Resuscitation–Empty Country Puts the Paddles To The Lefort Report

Mar 12th, 2020 in Music

It’s been a long, long, long, lonely time. But revival is upon us. Long ago in 2016 we awarded (yet unpublished–the lameness never lets ya down) sadly unsung Philly band Cymbals Eats Guitars, with our awards for our favorite band, album (Pretty Years), song (Finally) and live performance (Swedish American Music Hall in SF) for the year. Apparently as a result, Cymbals Eats Guitars was forced to call it quits. Death knell and all, ya know. But the cognoscenti knew that CEG’s leader, Joseph D’Agostino, would not just ride off into that Philly-cheese sunset. D’Agostino has way too much talent and far too many stories to tell.

Enter D’Agostino’s new band Empty Country. More than a decade after forming CEG, D’Agostino will soon release the first, eponymously-titled album under the moniker Empty Country. Based on Empty Country’s press release we know that D’Agostino wrote, arranged, and produced the album himself (with co-production and engineering by Kyle Gilbride of Swearin’). And the album’s stellar first single Ultrasound featured the erstwhile Charles Bissell (of the cultish Lefort-faves The Wrens–honestly has there ever been a better album than The Meadowlands?) on backing vocals.

Since that beguiling intro, Empty Country has released the world-worthy Marian and most recently the stentorian Swim (evidently an acronym for “Someone Who Isn’t Me”). Both songs feature D’Agostino’s brilliant, literate lyrics (check both at bottom). And Swim’s melody immediately grabs you and suckles you with its treacly tones and instrumentation. It is simply a tour de force that’s bound to be high on our Best Songs of 2020 list.

According to D’Agostino, Swim is a character sketch, according to “a composite of several people I met or observed while living in Kensington, a neighborhood in Philadelphia gravely affected by the ongoing opioid emergency in the United States. One day my wife Rachel pointed out in passing that some of our neighbors had old faces. She didn’t mean “old” in the sense that they were aging prematurely (though some certainly were), but that they had the faces of Dustbowl-era farmers we had seen in books and films. I began imagining a young man suffering from temporal dysphoria (feeling that one was born into the wrong era and strongly identifying with a bygone time), drinking and otherwise numbing himself to tamp down overwhelming anemoia and sadness. Robbing condos freshly erected in adjoining neighborhoods. Doing harm.  Blacking out, driving drunk, hurting those he should love, but simply cannot. Dreaming of leaving forever the bricky mazes of row homes that open into wide empty avenues.”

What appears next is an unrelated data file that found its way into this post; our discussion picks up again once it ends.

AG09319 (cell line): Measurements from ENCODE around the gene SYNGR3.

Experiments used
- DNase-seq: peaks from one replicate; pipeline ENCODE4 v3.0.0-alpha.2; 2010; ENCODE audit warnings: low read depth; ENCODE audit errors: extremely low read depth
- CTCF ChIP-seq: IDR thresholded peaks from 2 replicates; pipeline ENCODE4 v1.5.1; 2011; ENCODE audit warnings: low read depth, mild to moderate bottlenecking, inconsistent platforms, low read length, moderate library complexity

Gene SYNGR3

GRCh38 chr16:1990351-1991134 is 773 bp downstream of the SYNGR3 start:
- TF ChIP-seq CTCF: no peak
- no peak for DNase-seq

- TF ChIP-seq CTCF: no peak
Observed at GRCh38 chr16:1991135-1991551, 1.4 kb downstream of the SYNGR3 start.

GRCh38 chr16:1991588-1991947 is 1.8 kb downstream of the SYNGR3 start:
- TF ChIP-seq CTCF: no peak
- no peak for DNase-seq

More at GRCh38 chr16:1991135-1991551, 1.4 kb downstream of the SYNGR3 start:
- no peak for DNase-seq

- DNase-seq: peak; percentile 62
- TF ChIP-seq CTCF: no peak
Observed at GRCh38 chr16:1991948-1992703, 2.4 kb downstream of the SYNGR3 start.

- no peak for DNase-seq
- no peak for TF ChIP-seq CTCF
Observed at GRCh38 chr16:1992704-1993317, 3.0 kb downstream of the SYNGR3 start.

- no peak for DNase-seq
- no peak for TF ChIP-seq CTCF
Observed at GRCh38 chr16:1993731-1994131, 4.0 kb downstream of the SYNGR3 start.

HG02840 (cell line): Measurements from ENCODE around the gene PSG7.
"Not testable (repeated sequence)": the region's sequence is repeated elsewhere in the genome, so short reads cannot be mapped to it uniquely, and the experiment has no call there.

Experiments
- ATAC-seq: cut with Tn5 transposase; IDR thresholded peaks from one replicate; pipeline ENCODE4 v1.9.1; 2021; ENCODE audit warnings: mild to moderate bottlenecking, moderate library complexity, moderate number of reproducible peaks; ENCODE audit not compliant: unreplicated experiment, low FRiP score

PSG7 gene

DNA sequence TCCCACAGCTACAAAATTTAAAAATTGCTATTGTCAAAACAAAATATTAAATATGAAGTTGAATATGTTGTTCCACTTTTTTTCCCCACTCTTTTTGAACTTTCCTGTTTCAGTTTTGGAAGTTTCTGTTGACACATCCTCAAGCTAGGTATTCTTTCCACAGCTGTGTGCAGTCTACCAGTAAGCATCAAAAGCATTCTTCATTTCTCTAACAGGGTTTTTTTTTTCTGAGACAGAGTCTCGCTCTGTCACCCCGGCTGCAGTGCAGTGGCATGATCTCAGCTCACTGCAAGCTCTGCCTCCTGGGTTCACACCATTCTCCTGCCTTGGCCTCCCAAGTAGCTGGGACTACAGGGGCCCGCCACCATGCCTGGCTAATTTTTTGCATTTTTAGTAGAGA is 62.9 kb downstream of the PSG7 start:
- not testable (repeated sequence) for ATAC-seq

Welcome to Swim below, followed by Marian. With these songs as an intro, we can be assured that with their new album, the Empty Country will be filling up our hearts and minds. Stay tuned for more good news from this band.


Got a tattoo on my ribcage
Of the second plane hitting
Had it done while I was doing time up in Ossining
Got my game down in the shore towns
With the boardwalk trash
22, I was a blue eyed sociopath
Black out
Not sure
Think I might have hurt someone
Same dream
Moonlight silvering the pine trees
Iʼm guilty
Maybe you could come and live it down with me
As weʼre crossing the Walt Whitman
Catch my startled reflection
Donʼt think Iʼll ever feel like myself again
Iʼm an Okie from the ‘30s
But itʼs 2020
The black blizzards on the blank prairie
Casing places
Packing the pistol that my dad left me
Tubs of street chalk
We draw messages for yuppies
Weʼre evil, baby
I guess some people have to be
Come and live it down with me


Drunk and invulnerable
Driving home in the snow
The pikeʼs a time tunnel, honey lamb
Wonʼt bother quitting
Already seen the way it ends for me
The mine collapses in spring of ʼ67
I was a bastard anyway
But feigning tenderness
I left you something dreadful
And you didnʼt know
She was a blue baby
Hole in her heart
From the start
Came two months early
Call her Marian for grandma
She grows up fast and moves to new Babylon
Watches the plague take her pretty friends
Flash to her middle age
The storm on Jupiterʼs abating
Sheʼs our blue baby
Hole for a heart
From the start
Her whale song wakes me
Reach for your warmth
You know that I am with time, honey
I ainʼt in time
And I see these arcing streams
Tracing something grander than you can imagine
If you want
I donʼt mind
Iʼll whisper the date and time
A phase change
Reason to be afraid
Now and then
The light bends
After my accident
‘Round a room
Where I hide
In a sea of Virginia pines
A burnt bus
Further in
McDowell County District
I climb up
Take my blade
Start carving the name of my blue baby

1 Comment

  • Dylan McDaniel

    Congrats on a decade of Lefort! Swim is a great song, so good I’d say some aspects of it are Buellton-esque…


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